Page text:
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Singapore Students Are Three Years Ahead of American Peers in Math, PISA Results Suggest

Singapore Students Are Three Years Ahead of American Peers in Math, PISA Results Suggest

Another series of international assessment results released, another indication that Singapore has math education figured out.

Last week, the results of the international assessment Trends in International Mathematics and Science Study (TIMSS) were released, revealing that Singapore’s students consistently outperform their international peers in both the math basics and overwhelmingly in advanced math.

This week, the results of the Program for International Student Assessment (PISA) have been released to reveal a very similar trend. 

Like TIMSS, PISA is an international assessment that compares student achievement in developed countries.

According to The Economist, 540,000 students in 72 countries or regions participated in the assessments.

Also according to The Economist:

"The average [student’s] maths score of 564 suggests Singaporean teens are roughly three years ahead of their American peers, with a score of 470."

But not only did Singapore students top their international peers in math; they also outperformed their peers in both reading and science, as well, suggesting Singapore overall has a superior, well-rounded education system.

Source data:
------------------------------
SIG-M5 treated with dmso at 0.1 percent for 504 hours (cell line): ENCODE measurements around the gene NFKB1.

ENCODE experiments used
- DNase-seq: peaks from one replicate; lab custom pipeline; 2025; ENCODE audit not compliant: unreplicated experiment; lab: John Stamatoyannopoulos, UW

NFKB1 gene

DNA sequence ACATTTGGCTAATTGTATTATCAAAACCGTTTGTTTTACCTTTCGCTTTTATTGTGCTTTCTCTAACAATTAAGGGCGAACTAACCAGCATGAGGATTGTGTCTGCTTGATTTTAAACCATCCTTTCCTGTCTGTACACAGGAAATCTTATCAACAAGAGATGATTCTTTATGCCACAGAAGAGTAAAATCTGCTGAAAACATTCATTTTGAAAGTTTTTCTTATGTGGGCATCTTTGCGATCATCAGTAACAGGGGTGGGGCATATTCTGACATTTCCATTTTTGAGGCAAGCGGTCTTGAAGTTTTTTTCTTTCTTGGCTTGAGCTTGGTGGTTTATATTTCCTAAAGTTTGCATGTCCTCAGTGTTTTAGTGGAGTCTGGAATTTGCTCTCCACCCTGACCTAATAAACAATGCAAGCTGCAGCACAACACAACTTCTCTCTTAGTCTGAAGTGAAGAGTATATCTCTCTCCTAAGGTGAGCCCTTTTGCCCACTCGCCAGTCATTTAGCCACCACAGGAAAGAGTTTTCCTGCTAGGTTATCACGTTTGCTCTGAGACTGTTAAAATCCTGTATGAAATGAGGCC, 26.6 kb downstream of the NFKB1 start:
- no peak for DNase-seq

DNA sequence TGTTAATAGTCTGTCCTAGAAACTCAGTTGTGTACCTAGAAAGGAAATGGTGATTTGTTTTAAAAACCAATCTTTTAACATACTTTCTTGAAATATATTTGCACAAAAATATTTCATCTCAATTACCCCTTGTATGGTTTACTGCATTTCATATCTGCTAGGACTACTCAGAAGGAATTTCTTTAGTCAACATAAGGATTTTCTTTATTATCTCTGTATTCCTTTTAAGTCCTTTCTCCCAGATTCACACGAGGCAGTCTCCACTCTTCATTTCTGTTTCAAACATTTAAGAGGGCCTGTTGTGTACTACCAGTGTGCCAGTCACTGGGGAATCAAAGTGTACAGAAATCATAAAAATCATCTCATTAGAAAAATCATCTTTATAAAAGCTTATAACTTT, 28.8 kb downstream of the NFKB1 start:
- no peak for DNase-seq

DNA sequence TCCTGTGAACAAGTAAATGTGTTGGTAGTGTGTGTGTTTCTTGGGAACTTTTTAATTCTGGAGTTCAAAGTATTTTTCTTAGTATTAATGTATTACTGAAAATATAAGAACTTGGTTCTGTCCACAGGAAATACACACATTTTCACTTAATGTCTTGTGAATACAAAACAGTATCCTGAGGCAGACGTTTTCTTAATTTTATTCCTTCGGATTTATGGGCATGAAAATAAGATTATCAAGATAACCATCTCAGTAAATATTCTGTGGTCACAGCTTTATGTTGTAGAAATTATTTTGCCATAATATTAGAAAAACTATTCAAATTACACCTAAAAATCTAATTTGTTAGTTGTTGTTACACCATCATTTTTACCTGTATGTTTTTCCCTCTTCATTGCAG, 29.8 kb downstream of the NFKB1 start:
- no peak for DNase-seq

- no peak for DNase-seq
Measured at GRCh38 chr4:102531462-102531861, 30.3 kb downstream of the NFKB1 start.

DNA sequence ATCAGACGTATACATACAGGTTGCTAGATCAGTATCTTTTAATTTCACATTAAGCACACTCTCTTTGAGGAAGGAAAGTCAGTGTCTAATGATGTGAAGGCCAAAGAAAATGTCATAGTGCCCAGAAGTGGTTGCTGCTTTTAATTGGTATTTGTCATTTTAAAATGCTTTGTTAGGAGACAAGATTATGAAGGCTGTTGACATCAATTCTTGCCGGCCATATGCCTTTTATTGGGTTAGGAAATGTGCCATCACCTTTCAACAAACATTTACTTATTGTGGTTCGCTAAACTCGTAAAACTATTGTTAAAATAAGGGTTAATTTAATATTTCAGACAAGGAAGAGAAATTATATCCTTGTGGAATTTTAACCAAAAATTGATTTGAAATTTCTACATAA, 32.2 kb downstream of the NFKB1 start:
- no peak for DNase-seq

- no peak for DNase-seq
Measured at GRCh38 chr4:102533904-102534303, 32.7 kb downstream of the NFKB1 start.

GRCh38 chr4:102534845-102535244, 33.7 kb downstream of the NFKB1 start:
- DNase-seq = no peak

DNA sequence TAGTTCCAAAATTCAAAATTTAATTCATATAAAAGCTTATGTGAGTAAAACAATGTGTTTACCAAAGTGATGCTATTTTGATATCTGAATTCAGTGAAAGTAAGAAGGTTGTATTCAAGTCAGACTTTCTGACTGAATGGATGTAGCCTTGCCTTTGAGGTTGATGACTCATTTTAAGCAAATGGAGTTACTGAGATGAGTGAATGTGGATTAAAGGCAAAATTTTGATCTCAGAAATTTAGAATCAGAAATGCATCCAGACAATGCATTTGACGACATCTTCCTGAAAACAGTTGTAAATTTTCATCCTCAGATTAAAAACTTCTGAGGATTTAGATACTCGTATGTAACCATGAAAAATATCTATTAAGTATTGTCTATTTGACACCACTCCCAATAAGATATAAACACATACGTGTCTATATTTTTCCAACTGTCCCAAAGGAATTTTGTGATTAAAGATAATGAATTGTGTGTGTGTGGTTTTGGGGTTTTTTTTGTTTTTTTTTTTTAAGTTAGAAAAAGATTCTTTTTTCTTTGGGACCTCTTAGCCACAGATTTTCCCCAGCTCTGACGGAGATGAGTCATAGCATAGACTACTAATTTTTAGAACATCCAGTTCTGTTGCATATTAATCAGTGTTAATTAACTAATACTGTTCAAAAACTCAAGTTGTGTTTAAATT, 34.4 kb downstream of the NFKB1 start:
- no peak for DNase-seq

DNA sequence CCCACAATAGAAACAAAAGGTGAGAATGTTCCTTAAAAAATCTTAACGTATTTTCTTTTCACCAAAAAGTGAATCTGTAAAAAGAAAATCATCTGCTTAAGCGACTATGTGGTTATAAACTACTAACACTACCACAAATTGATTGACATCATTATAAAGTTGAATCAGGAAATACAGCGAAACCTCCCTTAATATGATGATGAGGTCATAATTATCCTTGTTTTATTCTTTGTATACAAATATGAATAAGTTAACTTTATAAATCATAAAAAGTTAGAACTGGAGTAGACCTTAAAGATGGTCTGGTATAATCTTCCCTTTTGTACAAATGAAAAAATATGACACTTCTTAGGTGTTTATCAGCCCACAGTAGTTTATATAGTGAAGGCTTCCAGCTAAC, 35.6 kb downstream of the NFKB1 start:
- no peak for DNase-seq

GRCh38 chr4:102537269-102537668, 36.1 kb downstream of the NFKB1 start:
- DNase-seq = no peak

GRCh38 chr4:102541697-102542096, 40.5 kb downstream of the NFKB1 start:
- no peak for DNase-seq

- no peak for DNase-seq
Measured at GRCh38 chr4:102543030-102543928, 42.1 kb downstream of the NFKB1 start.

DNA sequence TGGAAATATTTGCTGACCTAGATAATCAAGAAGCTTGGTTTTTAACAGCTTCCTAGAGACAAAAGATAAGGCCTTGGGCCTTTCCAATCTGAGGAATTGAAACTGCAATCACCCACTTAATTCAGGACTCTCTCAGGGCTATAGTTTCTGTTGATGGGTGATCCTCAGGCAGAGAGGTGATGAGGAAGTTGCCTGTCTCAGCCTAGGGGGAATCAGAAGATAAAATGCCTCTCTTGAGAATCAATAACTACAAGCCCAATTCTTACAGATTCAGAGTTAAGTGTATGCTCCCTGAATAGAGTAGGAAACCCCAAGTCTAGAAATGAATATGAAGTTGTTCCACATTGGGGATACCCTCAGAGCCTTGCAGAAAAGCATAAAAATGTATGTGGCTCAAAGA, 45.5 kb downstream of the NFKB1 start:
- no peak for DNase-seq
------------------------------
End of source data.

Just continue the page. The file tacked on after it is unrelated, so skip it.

Last week, Education World took a look at why exactly Singapore students are such high achievers. A system based on foundational learning, growth mindset and visual learning are just a few reasons why Singapore students are able to consistently achieve stellar test scores year after year. 

United States’ students, on the other hand, have a tendency to perform poorly. According to the PISA results, U.S. students did not make the top 10 in either category of math, reading or science—though neighbor Canada's students managed to place in all three.

However, when looking at separate data from specific U.S. states, the results indicate that not all U.S. students are being inadequately prepared in math, science and reading proficiency.

"The OECD examined the results of Massachusetts separately, and it fared well: in science, the small east-coast state scored 529, on par with some of the world’s top students in the subject, and far above both the OECD and US averages," said Quartz.

"Its kids scored well in reading too; and even in math—which is perpetually weak in the US—they scored, 500, above the OECD average of 490."

Quartz says this means that the U.S. need not panic:

"The US system is enormous and caters to far more kids living in poverty; overall it fares poorly, though some states—like Massachusetts—are all-star performers like Singapore."

Nicole Gorman, Senior Education World Contributor


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